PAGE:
“My appreciation for the power of hospitality and desire to harness it have been central to every success our businesses have ever had. I have observed how crucial it is to put hospitality to work, first for our team members and, subsequently, for all stakeholders in a virtuous cycle — in successive order, our guests, community, suppliers and investors. I call this approach to setting priorities ‘Enlightened Hospitality.’ It stands some of the more traditional business approaches on their head, but it is the foundation of every business decision we have made and the reason for the shareholder value we have created.

“Enlightened Hospitality transcends industry. It is the first filter for how we create businesses and select investment opportunities. We are looking for gifted founders and management teams that put their teams first in order to drive this virtuous cycle, no matter the industry in which they operate. We back leaders who know how to tap into the human spirit to fuel their transformational ideas as they scale their companies. They know that this people-first mentality drives larger, more sustainable wins for every stakeholder.”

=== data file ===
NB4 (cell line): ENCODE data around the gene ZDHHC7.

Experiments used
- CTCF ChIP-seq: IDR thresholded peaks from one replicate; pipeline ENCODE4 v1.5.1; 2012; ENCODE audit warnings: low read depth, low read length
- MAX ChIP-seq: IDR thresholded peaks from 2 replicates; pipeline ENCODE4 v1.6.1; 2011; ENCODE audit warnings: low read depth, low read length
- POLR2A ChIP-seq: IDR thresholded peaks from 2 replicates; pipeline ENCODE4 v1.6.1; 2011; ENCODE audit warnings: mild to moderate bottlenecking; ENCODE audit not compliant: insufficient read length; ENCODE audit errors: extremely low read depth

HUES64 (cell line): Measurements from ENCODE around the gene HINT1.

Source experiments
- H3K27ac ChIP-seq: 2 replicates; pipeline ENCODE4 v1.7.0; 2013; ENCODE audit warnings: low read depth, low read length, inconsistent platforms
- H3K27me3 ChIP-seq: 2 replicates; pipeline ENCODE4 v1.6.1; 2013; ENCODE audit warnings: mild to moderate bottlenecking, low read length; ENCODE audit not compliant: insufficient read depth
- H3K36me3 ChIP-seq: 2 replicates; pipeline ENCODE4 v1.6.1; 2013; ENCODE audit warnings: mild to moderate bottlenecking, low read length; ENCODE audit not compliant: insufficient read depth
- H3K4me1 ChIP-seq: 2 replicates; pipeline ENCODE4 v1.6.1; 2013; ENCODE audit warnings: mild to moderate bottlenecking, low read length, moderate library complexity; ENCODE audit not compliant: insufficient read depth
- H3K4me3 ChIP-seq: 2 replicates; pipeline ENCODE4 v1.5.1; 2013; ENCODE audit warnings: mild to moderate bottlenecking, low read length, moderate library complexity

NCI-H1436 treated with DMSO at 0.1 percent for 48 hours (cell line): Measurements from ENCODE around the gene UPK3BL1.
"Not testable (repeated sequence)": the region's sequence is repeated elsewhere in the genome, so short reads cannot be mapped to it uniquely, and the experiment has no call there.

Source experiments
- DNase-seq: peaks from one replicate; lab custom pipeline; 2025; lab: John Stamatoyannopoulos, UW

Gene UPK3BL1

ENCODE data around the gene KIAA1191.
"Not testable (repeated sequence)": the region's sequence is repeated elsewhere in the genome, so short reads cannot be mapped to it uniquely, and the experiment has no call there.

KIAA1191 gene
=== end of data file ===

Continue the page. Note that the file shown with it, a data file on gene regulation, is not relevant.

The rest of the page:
He said the SPAC was looking for businesses whose stakeholders, including customers, employees, suppliers and communities “have all become enthusiastic fans and brand evangelists.”

The filing listed the following criteria for target companies:

  • a distinct people-first culture that aligns with USHG’s core values
  • a superior leadership team with a clear vision and strategy
  • a growth-oriented and scalable business with a large, addressable market opportunity
  • at a “key inflection point of its growth trajectory” — with a successful track record, but likely to benefit from USHG’s “like-minded culture, extensive network and deep experience in order to reach its ultimate potential.”

USHG now includes more than 20 restaurants and bars in New York City and Washington, D.C., including the Union Square Café, Gramercy Tavern and The Modern, as well as a catering and events company, venue management and consulting businesses. It also founded burger chain

Contact Bret Thorn at [email protected] 

Follow him on Twitter: @foodwriterdiary